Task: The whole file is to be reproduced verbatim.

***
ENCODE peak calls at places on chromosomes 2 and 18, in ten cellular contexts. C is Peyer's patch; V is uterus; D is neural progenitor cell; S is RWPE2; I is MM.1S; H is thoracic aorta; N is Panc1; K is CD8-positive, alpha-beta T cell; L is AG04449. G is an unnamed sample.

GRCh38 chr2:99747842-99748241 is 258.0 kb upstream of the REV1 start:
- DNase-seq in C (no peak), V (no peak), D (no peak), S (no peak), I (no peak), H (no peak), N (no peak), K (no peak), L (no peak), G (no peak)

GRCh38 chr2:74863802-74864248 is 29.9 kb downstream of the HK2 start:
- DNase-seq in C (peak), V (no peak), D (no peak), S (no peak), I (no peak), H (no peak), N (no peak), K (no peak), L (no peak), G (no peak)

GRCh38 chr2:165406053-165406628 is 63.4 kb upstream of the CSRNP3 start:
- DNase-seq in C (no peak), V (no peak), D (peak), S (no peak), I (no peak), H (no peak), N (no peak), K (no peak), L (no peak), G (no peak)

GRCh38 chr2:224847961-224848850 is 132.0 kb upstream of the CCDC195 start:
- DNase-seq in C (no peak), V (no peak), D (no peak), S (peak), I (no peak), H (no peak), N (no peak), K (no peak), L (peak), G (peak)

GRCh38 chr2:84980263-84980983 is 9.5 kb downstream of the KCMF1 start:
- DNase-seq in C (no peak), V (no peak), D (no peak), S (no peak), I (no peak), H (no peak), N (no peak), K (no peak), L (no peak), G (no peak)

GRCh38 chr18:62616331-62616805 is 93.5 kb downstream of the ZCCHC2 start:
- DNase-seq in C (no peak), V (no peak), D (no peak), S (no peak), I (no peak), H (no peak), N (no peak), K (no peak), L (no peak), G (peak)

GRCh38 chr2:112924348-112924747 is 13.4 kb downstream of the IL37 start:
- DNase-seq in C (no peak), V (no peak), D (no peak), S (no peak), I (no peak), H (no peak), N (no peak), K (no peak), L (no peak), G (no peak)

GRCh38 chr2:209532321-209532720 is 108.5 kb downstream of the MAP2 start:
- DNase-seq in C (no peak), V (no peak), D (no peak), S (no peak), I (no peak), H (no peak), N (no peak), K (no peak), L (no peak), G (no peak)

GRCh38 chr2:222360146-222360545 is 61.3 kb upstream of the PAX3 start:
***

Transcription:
ENCODE peak calls at places on chromosomes 2 and 18, in ten cellular contexts. C is Peyer's patch; V is uterus; D is neural progenitor cell; S is RWPE2; I is MM.1S; H is thoracic aorta; N is Panc1; K is CD8-positive, alpha-beta T cell; L is AG04449. G is an unnamed sample.

GRCh38 chr2:99747842-99748241 is 258.0 kb upstream of the REV1 start:
- DNase-seq in C (no peak), V (no peak), D (no peak), S (no peak), I (no peak), H (no peak), N (no peak), K (no peak), L (no peak), G (no peak)

GRCh38 chr2:74863802-74864248 is 29.9 kb downstream of the HK2 start:
- DNase-seq in C (peak), V (no peak), D (no peak), S (no peak), I (no peak), H (no peak), N (no peak), K (no peak), L (no peak), G (no peak)

GRCh38 chr2:165406053-165406628 is 63.4 kb upstream of the CSRNP3 start:
- DNase-seq in C (no peak), V (no peak), D (peak), S (no peak), I (no peak), H (no peak), N (no peak), K (no peak), L (no peak), G (no peak)

GRCh38 chr2:224847961-224848850 is 132.0 kb upstream of the CCDC195 start:
- DNase-seq in C (no peak), V (no peak), D (no peak), S (peak), I (no peak), H (no peak), N (no peak), K (no peak), L (peak), G (peak)

GRCh38 chr2:84980263-84980983 is 9.5 kb downstream of the KCMF1 start:
- DNase-seq in C (no peak), V (no peak), D (no peak), S (no peak), I (no peak), H (no peak), N (no peak), K (no peak), L (no peak), G (no peak)

GRCh38 chr18:62616331-62616805 is 93.5 kb downstream of the ZCCHC2 start:
- DNase-seq in C (no peak), V (no peak), D (no peak), S (no peak), I (no peak), H (no peak), N (no peak), K (no peak), L (no peak), G (peak)

GRCh38 chr2:112924348-112924747 is 13.4 kb downstream of the IL37 start:
- DNase-seq in C (no peak), V (no peak), D (no peak), S (no peak), I (no peak), H (no peak), N (no peak), K (no peak), L (no peak), G (no peak)

GRCh38 chr2:209532321-209532720 is 108.5 kb downstream of the MAP2 start:
- DNase-seq in C (no peak), V (no peak), D (no peak), S (no peak), I (no peak), H (no peak), N (no peak), K (no peak), L (no peak), G (no peak)

GRCh38 chr2:222360146-222360545 is 61.3 kb upstream of the PAX3 start: